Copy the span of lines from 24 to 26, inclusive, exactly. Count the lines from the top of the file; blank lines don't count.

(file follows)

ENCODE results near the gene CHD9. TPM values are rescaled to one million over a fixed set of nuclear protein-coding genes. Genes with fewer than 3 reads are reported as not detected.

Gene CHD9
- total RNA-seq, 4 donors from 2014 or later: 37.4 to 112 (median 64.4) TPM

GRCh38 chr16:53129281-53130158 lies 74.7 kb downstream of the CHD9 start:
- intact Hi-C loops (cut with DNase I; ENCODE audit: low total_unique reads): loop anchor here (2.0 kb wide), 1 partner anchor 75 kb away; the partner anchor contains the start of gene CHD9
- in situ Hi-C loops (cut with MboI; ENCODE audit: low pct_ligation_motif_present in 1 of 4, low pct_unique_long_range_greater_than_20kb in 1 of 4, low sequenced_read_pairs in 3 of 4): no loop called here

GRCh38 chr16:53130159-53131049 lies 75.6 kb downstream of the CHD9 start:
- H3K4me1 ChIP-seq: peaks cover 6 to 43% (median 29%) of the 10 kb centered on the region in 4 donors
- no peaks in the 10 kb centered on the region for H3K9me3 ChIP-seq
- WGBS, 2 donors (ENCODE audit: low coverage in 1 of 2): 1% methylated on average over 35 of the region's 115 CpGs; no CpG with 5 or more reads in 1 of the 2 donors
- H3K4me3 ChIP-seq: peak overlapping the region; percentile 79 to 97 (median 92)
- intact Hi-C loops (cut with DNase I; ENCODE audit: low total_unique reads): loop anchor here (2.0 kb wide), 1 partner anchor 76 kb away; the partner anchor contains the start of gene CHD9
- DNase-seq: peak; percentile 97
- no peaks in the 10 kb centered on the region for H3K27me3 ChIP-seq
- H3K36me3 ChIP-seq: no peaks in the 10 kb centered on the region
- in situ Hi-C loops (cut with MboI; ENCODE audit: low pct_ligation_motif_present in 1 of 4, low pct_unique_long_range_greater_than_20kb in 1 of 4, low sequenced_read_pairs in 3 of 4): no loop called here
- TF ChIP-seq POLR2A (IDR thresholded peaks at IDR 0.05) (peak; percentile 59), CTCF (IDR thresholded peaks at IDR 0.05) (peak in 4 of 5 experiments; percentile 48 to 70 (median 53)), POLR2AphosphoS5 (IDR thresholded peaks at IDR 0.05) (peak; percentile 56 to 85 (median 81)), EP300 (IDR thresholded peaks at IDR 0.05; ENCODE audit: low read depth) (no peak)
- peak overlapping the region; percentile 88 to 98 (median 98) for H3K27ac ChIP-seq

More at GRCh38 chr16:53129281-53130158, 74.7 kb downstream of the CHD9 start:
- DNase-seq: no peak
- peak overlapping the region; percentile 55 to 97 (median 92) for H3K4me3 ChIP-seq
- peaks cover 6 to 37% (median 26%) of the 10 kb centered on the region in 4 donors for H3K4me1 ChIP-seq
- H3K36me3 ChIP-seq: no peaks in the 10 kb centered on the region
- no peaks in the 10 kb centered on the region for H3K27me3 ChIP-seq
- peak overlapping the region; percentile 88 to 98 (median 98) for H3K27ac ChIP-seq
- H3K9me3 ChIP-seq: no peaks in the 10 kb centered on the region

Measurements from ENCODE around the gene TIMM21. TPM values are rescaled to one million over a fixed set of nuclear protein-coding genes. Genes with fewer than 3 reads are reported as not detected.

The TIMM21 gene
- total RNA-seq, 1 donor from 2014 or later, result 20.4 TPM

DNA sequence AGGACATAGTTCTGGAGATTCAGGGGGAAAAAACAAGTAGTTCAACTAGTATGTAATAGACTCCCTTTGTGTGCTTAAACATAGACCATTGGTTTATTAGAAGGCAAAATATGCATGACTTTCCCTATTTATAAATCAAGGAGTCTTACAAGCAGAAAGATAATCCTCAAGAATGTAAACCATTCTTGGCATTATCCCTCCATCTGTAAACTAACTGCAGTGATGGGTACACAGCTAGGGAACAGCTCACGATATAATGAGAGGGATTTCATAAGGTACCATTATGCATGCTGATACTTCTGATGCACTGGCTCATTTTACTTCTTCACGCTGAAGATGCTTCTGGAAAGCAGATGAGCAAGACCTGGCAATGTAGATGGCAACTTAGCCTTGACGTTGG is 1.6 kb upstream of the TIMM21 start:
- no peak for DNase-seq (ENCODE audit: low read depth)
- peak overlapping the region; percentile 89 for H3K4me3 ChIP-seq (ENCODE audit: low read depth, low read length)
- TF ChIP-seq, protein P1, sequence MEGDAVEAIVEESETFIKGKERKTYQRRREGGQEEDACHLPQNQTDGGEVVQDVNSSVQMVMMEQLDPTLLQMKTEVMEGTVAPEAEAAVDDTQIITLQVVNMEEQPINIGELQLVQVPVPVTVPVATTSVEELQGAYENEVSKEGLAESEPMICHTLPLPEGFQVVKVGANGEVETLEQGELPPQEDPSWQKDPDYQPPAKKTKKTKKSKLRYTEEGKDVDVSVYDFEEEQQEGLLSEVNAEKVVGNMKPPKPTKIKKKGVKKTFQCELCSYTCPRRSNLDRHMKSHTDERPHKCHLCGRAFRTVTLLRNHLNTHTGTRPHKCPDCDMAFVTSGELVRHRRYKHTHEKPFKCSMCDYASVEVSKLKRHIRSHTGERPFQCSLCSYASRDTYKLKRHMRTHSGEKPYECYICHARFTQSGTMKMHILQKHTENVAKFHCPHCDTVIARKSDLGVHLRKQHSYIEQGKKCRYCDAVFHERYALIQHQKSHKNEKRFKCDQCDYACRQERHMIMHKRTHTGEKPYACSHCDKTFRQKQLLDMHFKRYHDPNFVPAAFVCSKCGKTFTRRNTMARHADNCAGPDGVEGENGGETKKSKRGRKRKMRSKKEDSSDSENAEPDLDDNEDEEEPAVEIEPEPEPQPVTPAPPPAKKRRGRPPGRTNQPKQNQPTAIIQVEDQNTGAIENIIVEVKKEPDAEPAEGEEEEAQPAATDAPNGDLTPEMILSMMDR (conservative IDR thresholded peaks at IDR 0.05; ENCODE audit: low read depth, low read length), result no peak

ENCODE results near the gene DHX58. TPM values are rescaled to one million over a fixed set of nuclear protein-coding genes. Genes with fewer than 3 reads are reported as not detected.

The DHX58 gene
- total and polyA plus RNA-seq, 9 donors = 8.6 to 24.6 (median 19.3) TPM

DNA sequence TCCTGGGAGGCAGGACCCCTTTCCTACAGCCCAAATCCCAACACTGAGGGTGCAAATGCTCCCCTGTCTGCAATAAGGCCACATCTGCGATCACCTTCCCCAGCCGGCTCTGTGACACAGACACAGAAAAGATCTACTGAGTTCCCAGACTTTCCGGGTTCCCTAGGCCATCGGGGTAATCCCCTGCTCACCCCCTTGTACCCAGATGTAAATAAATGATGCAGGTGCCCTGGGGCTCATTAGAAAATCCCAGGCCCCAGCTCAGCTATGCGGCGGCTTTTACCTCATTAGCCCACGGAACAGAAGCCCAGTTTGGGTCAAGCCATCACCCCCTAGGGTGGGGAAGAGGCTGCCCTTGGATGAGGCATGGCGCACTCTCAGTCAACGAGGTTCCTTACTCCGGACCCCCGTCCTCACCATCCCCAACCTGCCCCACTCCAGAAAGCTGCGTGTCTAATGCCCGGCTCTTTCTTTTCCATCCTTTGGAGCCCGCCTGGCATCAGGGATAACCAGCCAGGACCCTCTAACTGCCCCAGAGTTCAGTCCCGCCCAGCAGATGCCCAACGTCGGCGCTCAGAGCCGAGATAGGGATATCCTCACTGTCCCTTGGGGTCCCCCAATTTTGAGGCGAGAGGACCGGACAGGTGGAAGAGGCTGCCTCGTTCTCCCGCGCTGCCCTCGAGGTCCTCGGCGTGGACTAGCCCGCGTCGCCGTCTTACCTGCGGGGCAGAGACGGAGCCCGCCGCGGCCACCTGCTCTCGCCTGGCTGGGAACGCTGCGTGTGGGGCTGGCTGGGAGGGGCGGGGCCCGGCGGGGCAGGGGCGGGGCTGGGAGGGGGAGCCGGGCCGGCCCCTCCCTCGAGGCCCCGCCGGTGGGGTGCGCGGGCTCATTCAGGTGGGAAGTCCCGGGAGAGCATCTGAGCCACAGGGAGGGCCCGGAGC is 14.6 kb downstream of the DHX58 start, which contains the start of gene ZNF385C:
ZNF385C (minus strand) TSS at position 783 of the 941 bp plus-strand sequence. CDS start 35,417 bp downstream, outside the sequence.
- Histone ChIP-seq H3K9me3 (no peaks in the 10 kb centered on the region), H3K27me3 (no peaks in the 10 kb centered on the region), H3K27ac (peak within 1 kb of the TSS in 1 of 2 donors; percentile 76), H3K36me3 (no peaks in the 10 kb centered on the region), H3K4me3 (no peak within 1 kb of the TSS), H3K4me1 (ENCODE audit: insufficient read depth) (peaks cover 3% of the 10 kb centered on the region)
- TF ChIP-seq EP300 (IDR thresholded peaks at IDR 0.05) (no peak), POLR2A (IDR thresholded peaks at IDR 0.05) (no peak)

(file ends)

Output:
- no peaks in the 10 kb centered on the region for H3K27me3 ChIP-seq
- peak overlapping the region; percentile 88 to 98 (median 98) for H3K27ac ChIP-seq
- H3K9me3 ChIP-seq: no peaks in the 10 kb centered on the region